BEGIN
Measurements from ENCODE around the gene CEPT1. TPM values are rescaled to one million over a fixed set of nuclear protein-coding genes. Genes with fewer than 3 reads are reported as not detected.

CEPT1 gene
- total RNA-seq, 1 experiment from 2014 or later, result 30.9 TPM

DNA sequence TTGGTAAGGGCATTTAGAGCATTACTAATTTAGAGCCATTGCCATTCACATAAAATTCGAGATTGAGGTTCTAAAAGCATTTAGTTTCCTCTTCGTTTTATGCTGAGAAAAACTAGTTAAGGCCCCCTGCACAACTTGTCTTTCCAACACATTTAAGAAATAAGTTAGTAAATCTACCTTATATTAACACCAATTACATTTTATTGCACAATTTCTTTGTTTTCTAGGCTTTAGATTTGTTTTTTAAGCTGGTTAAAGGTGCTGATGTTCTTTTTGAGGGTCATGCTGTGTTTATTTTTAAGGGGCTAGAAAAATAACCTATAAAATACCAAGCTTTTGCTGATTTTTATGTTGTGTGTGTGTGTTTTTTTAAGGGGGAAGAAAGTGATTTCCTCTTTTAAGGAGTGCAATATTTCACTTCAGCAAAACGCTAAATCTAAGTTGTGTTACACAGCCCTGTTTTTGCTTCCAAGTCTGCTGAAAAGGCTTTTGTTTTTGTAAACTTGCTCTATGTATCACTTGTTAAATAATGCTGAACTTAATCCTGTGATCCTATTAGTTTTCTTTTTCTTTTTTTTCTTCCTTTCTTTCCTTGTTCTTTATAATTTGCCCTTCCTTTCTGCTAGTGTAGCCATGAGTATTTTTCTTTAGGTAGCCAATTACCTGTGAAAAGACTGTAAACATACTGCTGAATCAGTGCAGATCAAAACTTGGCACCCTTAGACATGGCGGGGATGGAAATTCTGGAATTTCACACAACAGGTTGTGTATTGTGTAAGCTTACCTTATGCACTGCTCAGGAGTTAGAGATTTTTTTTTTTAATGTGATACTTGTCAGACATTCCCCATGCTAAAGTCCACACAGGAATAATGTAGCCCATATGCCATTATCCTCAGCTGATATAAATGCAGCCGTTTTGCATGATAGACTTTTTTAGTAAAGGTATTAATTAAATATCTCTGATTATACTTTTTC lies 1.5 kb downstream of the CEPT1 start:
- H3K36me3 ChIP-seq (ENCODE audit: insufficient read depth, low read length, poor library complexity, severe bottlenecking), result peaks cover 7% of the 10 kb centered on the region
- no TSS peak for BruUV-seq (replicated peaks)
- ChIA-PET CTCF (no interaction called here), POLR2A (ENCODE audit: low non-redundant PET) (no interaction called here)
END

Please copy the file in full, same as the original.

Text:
Measurements from ENCODE around the gene CEPT1. TPM values are rescaled to one million over a fixed set of nuclear protein-coding genes. Genes with fewer than 3 reads are reported as not detected.

CEPT1 gene
- total RNA-seq, 1 experiment from 2014 or later, result 30.9 TPM

DNA sequence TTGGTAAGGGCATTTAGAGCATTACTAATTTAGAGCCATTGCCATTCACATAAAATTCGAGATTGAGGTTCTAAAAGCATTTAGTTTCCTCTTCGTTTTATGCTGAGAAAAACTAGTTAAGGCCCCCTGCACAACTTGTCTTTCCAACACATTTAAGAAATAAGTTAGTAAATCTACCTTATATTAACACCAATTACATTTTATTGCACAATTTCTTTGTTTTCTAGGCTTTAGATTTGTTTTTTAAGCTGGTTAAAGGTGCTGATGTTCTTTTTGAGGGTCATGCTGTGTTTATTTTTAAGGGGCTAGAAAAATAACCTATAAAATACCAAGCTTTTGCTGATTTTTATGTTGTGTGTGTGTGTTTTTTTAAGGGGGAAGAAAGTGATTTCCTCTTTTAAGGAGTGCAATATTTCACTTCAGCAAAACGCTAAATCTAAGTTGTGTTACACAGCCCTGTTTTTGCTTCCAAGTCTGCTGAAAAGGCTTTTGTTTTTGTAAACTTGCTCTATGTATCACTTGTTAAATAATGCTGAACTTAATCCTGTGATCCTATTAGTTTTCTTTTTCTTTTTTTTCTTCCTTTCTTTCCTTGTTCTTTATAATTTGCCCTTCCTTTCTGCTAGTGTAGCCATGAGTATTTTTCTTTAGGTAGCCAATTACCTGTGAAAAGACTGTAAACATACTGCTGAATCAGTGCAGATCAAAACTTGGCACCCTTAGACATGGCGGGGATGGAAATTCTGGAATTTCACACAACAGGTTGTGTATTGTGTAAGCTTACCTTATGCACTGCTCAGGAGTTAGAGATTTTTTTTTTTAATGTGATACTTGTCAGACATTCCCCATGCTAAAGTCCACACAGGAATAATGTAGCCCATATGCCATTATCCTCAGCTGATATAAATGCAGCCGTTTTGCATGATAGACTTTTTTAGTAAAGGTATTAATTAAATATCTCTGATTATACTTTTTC lies 1.5 kb downstream of the CEPT1 start:
- H3K36me3 ChIP-seq (ENCODE audit: insufficient read depth, low read length, poor library complexity, severe bottlenecking), result peaks cover 7% of the 10 kb centered on the region
- no TSS peak for BruUV-seq (replicated peaks)
- ChIA-PET CTCF (no interaction called here), POLR2A (ENCODE audit: low non-redundant PET) (no interaction called here)